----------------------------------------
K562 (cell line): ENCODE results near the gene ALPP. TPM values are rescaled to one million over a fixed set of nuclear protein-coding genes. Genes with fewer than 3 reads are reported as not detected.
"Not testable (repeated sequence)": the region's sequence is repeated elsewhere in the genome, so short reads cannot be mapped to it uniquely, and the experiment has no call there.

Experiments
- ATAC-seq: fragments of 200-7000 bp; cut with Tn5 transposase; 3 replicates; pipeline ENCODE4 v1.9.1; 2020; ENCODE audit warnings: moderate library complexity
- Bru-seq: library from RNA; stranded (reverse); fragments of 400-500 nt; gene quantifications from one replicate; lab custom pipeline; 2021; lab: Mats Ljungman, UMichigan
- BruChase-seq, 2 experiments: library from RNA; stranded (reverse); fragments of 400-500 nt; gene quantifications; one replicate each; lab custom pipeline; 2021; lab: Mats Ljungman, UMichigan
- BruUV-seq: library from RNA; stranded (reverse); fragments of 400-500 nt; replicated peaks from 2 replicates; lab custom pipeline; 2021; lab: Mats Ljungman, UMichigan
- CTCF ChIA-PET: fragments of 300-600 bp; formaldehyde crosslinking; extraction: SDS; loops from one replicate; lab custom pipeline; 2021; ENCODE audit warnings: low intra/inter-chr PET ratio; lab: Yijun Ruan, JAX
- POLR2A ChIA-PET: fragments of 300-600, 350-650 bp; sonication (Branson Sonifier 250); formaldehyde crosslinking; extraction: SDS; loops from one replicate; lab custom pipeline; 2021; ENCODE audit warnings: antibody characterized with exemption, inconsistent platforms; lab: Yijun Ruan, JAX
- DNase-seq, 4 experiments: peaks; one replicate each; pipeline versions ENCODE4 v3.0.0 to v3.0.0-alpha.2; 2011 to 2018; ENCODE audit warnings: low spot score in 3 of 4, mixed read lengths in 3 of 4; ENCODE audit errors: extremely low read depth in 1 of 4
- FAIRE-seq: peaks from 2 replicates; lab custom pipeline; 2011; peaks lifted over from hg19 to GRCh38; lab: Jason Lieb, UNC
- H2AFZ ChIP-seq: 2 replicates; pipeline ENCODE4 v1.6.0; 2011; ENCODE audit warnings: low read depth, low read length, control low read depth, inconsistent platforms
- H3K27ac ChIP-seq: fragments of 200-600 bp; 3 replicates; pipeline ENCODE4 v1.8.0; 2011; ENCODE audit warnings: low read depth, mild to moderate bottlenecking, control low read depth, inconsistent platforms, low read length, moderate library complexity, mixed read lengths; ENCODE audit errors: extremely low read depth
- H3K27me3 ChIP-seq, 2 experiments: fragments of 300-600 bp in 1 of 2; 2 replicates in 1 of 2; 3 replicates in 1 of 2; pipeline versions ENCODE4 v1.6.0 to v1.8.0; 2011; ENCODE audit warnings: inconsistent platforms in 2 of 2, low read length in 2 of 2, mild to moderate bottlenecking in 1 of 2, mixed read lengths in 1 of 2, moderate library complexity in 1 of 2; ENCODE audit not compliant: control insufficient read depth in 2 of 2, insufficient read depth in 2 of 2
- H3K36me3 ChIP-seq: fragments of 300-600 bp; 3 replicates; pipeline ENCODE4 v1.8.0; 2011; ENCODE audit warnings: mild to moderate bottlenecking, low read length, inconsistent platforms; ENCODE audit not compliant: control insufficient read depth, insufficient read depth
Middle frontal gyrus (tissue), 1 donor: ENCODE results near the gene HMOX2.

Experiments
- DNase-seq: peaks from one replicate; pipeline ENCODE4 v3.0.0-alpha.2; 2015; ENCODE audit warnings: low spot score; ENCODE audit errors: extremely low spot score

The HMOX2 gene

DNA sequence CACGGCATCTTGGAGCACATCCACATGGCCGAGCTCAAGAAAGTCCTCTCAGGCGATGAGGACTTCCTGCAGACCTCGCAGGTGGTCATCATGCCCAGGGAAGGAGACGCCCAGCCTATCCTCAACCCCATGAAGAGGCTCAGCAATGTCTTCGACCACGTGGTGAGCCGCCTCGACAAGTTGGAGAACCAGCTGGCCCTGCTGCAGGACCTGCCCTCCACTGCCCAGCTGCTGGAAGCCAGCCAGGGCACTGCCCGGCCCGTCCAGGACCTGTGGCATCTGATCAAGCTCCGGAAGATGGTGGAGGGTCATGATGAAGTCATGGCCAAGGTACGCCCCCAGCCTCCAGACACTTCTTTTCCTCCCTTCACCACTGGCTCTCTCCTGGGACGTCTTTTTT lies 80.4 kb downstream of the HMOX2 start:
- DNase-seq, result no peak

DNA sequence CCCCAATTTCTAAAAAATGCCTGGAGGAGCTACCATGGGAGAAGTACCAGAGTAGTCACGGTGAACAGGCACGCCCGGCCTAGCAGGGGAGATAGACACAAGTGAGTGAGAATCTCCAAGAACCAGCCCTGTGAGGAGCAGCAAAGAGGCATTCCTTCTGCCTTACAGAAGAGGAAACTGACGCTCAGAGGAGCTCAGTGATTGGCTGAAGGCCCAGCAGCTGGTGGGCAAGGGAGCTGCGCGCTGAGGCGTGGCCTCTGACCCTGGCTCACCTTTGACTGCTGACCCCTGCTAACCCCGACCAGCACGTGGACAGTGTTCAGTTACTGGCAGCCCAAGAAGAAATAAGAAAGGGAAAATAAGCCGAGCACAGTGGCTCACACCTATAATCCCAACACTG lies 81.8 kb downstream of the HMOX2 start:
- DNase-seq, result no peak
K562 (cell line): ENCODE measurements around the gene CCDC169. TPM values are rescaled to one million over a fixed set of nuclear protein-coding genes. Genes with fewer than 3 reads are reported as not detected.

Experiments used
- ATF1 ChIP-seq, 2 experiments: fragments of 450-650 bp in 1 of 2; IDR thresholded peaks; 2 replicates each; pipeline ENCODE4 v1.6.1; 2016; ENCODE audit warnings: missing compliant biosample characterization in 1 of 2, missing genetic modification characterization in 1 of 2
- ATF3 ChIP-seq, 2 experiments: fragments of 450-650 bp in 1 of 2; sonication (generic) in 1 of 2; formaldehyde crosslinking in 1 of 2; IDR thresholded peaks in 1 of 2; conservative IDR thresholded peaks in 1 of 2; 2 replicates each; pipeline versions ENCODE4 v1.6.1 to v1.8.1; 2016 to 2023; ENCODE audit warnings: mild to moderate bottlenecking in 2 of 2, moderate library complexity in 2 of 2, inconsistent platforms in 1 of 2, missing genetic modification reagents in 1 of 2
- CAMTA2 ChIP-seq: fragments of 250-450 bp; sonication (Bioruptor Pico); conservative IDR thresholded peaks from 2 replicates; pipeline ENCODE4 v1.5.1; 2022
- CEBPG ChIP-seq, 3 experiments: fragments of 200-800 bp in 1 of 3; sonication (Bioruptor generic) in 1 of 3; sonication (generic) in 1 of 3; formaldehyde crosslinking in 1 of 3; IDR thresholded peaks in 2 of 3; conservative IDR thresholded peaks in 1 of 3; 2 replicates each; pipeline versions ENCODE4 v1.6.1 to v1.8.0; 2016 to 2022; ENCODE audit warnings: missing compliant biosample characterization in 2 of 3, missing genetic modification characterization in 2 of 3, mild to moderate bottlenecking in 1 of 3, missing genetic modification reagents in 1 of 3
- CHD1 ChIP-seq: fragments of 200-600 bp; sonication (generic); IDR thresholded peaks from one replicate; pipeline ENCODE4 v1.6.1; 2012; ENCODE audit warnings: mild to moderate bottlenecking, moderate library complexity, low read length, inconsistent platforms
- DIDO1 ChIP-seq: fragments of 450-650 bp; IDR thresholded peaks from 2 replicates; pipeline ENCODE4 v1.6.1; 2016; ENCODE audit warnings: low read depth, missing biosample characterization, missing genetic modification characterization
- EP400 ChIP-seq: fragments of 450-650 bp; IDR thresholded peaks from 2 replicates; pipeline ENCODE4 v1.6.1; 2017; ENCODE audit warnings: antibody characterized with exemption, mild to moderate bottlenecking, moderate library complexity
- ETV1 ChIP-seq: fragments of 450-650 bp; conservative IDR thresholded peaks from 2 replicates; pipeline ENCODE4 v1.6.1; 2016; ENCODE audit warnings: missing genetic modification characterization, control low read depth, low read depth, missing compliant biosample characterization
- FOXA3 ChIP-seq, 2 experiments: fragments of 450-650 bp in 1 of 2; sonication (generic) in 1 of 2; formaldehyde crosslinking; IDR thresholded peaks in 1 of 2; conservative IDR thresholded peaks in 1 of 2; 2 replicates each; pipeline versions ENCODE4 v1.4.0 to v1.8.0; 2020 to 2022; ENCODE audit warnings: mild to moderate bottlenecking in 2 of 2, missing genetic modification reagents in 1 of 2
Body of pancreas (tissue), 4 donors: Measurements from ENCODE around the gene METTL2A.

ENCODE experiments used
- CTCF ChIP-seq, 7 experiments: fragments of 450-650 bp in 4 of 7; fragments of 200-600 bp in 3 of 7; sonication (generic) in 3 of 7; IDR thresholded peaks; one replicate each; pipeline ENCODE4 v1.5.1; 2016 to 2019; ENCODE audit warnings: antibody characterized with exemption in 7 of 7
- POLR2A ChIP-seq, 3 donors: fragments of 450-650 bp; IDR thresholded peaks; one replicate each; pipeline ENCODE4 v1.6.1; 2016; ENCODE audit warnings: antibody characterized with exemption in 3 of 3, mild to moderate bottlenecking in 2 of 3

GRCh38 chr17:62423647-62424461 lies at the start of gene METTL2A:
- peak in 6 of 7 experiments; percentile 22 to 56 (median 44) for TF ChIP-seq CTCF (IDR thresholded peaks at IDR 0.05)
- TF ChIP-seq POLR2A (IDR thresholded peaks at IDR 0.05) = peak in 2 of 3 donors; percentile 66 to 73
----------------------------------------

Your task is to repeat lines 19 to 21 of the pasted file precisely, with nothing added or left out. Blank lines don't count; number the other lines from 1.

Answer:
The HMOX2 gene

DNA sequence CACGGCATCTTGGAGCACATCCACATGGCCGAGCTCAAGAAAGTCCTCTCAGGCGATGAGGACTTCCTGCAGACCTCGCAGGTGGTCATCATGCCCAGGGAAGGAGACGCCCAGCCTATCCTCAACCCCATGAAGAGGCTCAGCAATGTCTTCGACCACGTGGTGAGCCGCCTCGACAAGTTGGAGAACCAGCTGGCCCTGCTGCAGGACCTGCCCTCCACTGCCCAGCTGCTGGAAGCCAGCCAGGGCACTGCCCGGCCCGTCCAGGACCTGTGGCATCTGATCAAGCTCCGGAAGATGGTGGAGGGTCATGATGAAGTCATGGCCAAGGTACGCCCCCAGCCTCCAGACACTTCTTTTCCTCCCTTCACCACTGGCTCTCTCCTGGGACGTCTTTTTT lies 80.4 kb downstream of the HMOX2 start:
- DNase-seq, result no peak